Moving from the UK to Dubai: 5 things to consider before you go

If you’re fed up with the drudgery of everyday life in your current city or town, then the desire to find greener pastures can be strong. Work-related reasons remain the biggest complaint among UK citizens who have emigrated outside the country.

The lack of good job prospects, unfair pay for work performed or just the obscenely long commute to work are all major reasons for wanting to leave. Those who are looking for better opportunities – along with much more favourable weather – have probably considered Dubai as their ultimate destination.

DubaiBefore you decide to move to Dubai, however, here are some things that you need to know about life and culture there.

Career opportunities abound

If the jobs available to you at home just aren’t getting you where you want to be, you may find better opportunities abroad. Promoted as the economic hub of the United Arab Emirates, Dubai offers many positions that span a plethora of industries, including some of the largest global corporations. Employment is everything here: you will not be allowed residence if you don’t meet their income criteria. Without a job, you may find that your permits and visas are revoked – or you could be arrested and even thrown in jail.

Employers looking for talented individuals are more than willing to assist with sponsorship and helping you obtain all needed permits to live and work for them. Dubai recruitment agencies are quite common as well and can help you find the right job before making the big move. If you’re used to paying high income taxes at home, then you will be pleasantly surprised to know that Dubai does not impose personal taxes, allowing for a potentially greater net income.

Great (or miserable) Dubai weather year-round

The tropical climate of Dubai can be an absolute shock to those used to the cooler climate found in the UK. Summer months in the region can see temperatures as high as 45°C, with extremely high humidity accompanying the heat. Winter in Dubai is a relatively pleasant affair, with temperatures rarely dipping below 19°C in the coldest month of January. Close proximity to the ocean lends to the oppressive humidity in the territory, reaching 60% or more for much of the year.

The white sand beaches that stretch along the Persian Gulf are some of the most luxurious coastlines found anywhere in the world. Extending beyond the beautiful beaches, clear turquoise waters stretch out as far as the eye can see. Water temperatures are pleasantly warm as well, allowing the ocean lover to play in the waves year-round.

Cultural differences

Hopefully you have a mind that is willing to be open and accepting of different cultural norms, and ready to integrate them into your life. Otherwise, you may experience some hardship living abroad. As a predominately Muslim country, you will have to come to terms with the culture of Dubai to fit in accordingly. Though you will not be required to dress in adherence with Islam or abstain from various foods and beverages, be prepared to be awoken by early morning calls to prayer blasted over loudspeaker throughout the city.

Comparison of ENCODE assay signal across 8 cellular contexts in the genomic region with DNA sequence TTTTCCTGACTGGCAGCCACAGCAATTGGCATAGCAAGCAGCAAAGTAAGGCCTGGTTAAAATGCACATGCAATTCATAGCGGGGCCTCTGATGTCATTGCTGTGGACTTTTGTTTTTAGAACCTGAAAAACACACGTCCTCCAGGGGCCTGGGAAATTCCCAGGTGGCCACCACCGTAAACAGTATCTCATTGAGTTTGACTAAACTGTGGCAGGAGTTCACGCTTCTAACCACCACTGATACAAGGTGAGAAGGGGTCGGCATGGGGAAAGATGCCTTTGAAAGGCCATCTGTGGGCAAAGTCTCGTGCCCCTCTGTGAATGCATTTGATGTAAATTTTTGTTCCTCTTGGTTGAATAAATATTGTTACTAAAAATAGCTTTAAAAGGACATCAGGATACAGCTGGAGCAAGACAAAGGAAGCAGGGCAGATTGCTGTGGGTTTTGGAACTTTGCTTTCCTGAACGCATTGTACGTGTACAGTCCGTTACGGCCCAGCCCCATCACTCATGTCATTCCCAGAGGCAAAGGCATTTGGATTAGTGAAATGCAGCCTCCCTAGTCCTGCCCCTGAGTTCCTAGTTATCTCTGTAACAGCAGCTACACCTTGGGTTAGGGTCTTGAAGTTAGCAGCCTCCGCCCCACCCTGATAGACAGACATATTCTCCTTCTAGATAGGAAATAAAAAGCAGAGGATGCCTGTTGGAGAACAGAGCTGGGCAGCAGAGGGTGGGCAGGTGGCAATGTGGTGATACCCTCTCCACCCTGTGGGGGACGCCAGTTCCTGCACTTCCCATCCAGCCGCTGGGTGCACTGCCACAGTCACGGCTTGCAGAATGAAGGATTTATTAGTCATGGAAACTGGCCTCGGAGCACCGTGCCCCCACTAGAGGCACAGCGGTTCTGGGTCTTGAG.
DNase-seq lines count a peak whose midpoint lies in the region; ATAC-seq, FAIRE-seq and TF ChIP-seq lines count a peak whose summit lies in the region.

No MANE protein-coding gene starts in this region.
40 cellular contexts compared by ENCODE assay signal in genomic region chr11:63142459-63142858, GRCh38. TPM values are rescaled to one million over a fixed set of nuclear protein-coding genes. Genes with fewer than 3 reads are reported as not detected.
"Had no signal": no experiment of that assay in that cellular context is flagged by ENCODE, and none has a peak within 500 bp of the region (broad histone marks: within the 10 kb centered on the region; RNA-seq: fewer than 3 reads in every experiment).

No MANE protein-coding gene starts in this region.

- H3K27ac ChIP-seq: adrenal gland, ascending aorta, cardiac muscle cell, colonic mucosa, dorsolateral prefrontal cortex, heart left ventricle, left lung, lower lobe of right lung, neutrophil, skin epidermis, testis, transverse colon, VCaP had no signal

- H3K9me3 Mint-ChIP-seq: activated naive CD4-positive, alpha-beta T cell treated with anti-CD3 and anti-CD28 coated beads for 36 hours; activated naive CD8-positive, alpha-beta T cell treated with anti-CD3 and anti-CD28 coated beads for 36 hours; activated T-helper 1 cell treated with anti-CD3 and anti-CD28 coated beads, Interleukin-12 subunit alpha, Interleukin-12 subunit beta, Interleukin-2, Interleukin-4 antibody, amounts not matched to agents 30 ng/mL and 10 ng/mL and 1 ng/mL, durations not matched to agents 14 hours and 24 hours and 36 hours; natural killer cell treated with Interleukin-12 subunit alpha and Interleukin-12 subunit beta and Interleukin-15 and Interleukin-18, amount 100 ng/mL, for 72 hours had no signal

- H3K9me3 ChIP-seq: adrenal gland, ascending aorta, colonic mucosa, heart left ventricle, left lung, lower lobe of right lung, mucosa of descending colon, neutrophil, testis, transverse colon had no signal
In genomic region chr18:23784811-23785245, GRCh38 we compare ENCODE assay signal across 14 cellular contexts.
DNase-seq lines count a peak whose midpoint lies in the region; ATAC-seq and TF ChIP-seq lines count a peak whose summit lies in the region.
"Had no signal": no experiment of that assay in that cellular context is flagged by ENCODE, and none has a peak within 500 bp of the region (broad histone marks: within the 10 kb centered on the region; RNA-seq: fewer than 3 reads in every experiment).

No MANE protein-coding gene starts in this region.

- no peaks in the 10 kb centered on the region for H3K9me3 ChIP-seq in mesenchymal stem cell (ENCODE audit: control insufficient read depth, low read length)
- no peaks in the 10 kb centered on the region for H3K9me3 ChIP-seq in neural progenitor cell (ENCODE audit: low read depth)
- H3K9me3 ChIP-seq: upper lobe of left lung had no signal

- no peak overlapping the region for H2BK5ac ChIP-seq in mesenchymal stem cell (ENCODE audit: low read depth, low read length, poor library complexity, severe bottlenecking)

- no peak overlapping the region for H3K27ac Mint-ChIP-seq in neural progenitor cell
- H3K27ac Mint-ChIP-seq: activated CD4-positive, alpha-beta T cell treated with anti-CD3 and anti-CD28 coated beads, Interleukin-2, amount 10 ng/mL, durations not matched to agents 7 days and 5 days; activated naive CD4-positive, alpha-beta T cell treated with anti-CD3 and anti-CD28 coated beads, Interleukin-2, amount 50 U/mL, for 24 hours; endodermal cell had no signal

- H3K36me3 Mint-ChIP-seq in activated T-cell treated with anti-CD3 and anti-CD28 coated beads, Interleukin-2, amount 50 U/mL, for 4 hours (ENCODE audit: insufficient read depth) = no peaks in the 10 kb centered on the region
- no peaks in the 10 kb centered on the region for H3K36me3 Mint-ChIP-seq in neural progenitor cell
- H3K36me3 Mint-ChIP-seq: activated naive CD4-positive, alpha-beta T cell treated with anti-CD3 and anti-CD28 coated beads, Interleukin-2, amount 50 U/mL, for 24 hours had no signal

The sights are quite different from home as well. Traditional dress is common and proudly worn by both men and women. Business suits don’t fare well in the extreme heat found in Dubai, so airy and loose-fitting clothing reigns supreme. Though Dubai is more liberal than other Emirate nations, a dress code is still in effect. It is generally advised to keep everything from the shoulder to below the knee covered to avoid any offences, whether they be legal or social.

Applying for residence in Dubai

Residence status in Dubai may be more difficult to obtain than other popular emigration destinations due to the high requirements and cost, but employers are willing to assist. It is very unlikely that you will ever be granted naturalised citizenship, so you will have to remain commercially viable for your entire stay or risk being thrown out of the state. Before you make a big decision, make sure you’re with a reputable and well-established company working in a field in which you’re skilled. Job-hopping can be a first-class ticket back home, so be sure you’re comfortable in your new job before making a commitment.

Taxes and cost of living in Dubai

Minimal income and sales tax are a big reason so many have relocated to Dubai, allowing workers to pocket more of what they earn, though the money saved on taxes may pale in comparison to the cost of rent, medical care or educating your children. If you’re used to paying high rates for housing in larger cities like London, your rent may be comparable in Dubai to what you’re paying now. Schools are reserved for citizens only: something an expat will likely never obtain, so be prepared to pay to educate your children if you bring them along.

Those looking for all the trappings and modern conveniences the world has to offer should look no further than Dubai. The tax haven that the government has established has led to massive wealth for the area, and many industries have flocked to Dubai as a central hub for all operations in the Middle East.